Aid, NGOs and the Realities of Women's Lives: A perfect storm
by Tina Wallace & Fenella Porter Practical Action Publishing
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Aid organizations have their origins in a desire to help the worlds poorest and most marginalized people but are they reaching these people? Factors are coming together that put pressure on NGOs working in development: the economic crisis, the growing conditionality of aid, and increased competition for funding between NGOs. This creates a perfect storm driven by a new language of aid, policies and procedures leaving poor women behind. This book explores how international NGOs are navigating these rapid changes that challenge their role and legitimacy, values, and overall purpose. The writers see a crisis for NGOs as they are pulled further from those they claim to work with; they also explore alternative ways of conceptualizing development, and of bringing about improvements for the most marginalized and increasingly unheard women. This book is essential reading for development practitioners and those working on womens rights, as well as NGO staff , researchers, and students of development studies.
1.IntroductionTina Wallace and Fenella PorterSection One A Perfect Storm2.Development from the ground: A worms eye viewStan Thekaekara 3.Evaluation, complexity, uncertainty theories of change and some alternativesChris Mowles4. Losing Sight of our Purpose?Suzanne Walker5. Can girls save the world?Kate Grosser and Nikki van der Gaag6. Lost in Translation: Gender Mainstreaming in AfghanistanAnastasiya Hozyainova7. Insulating the Developing Classes Tom Scott-Smith8. Reconnecting Development Policy, People and History David LewisSection Two Changing conversations9. Taking our lead from reality - an open practice for social development David Harding10. Women on wheels Meenu Vadera11.Too young to be women, too old to be girls: The Changing Aid landscape and the reality of girls at risk Seri Wendoh12. Looking Beyond the Numbers: reducing violence against women in Ghana Kanwal Ahluwalia13. From local to global and back again learning from Stepping Stones Alice Welbourn14.Peace Practice Examined Bridget Walker15. I dont know ... and related thoughtsAshish Shah16.Apolitical stories of sanitation and suffering women Deepa Joshi17.ConclusionTina Wallace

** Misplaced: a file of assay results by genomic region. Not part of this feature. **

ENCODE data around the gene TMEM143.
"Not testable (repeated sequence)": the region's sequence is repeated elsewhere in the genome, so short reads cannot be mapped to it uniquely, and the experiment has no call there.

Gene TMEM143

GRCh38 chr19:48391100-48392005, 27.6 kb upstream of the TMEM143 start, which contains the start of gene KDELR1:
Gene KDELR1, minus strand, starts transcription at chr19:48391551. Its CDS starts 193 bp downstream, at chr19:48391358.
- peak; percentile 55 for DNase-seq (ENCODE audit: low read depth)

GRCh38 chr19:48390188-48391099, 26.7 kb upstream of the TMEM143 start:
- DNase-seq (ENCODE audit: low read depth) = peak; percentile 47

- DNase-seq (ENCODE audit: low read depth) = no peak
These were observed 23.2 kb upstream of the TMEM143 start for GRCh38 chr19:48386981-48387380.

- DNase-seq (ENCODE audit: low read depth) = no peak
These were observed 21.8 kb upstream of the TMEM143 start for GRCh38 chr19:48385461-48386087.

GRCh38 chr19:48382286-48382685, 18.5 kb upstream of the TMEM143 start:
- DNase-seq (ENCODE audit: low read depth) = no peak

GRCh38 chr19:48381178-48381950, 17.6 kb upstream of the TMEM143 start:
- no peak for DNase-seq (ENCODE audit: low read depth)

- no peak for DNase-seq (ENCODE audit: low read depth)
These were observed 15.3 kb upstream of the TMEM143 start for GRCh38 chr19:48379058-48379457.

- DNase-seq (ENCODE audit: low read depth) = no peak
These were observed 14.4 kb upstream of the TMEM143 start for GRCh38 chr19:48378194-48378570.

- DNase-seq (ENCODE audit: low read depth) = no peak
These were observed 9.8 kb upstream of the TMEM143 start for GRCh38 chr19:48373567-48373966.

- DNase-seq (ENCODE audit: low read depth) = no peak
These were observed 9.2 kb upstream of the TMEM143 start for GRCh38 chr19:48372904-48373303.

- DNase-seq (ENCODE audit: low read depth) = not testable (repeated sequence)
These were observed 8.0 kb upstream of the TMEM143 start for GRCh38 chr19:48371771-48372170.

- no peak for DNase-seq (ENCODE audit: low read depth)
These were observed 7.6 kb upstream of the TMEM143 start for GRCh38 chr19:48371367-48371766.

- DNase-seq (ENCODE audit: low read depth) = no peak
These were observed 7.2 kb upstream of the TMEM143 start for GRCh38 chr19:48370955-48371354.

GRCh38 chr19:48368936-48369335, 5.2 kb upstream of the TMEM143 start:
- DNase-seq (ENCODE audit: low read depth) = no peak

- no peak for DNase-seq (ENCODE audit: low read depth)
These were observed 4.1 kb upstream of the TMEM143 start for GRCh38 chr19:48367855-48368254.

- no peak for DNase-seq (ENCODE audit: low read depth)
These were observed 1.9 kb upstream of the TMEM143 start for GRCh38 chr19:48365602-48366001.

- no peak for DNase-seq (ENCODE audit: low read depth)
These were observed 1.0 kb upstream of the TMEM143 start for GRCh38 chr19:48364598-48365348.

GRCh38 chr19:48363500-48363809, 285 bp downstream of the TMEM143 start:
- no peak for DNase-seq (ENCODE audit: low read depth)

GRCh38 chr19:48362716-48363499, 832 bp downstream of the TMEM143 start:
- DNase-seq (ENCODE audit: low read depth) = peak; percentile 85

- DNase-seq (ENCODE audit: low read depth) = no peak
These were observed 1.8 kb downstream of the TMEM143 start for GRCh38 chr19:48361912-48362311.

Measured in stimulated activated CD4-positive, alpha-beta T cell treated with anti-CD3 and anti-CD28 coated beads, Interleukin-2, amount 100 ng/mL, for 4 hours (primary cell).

This is a wake-up call to those in the development industry who are driving the current obsession with results.Professor Andrea Cornwall, Department of Anthropology, Sussex University Anyone with a personal or professional interest in development, let alone gender and development, should read this important book.Sylvia Chant, Professor of Development Geography, London School of Economics and Political ScienceThis book is far more than a critique. The authors also offer positive examples from around the world about how conversations, evidence and relationships can be approached completely differently.Emma Crewe, Visiting Reader and Research Associate, Department of Anthropology and Sociology, SOAS, University of London
Tina Wallace has worked in development, as an academic, practitioner and activist for over 35 years and has conducted reviews with the major NGOs including Oxfam, ActionAid, WaterAid, Amnesty International, as well as IIED and the UKs Department for International Development. Fenella Porter is a lecturer at Birkbeck College, University of London, and has over 20 years experience in development and gender work and research, with NGOs and womens organisations at national and international levels.